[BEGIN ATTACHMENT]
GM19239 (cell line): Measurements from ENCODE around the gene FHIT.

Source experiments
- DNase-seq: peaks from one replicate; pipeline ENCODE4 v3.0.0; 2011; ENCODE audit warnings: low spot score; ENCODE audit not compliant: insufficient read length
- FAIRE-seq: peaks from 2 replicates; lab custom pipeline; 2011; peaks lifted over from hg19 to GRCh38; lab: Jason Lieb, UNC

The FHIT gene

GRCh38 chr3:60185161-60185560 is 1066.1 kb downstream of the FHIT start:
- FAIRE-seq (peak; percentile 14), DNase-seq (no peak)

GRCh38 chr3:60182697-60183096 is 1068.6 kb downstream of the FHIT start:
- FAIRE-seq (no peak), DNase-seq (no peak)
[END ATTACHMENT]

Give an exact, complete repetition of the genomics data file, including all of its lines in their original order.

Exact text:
GM19239 (cell line): Measurements from ENCODE around the gene FHIT.

Source experiments
- DNase-seq: peaks from one replicate; pipeline ENCODE4 v3.0.0; 2011; ENCODE audit warnings: low spot score; ENCODE audit not compliant: insufficient read length
- FAIRE-seq: peaks from 2 replicates; lab custom pipeline; 2011; peaks lifted over from hg19 to GRCh38; lab: Jason Lieb, UNC

The FHIT gene

GRCh38 chr3:60185161-60185560 is 1066.1 kb downstream of the FHIT start:
- FAIRE-seq (peak; percentile 14), DNase-seq (no peak)

GRCh38 chr3:60182697-60183096 is 1068.6 kb downstream of the FHIT start:
- FAIRE-seq (no peak), DNase-seq (no peak)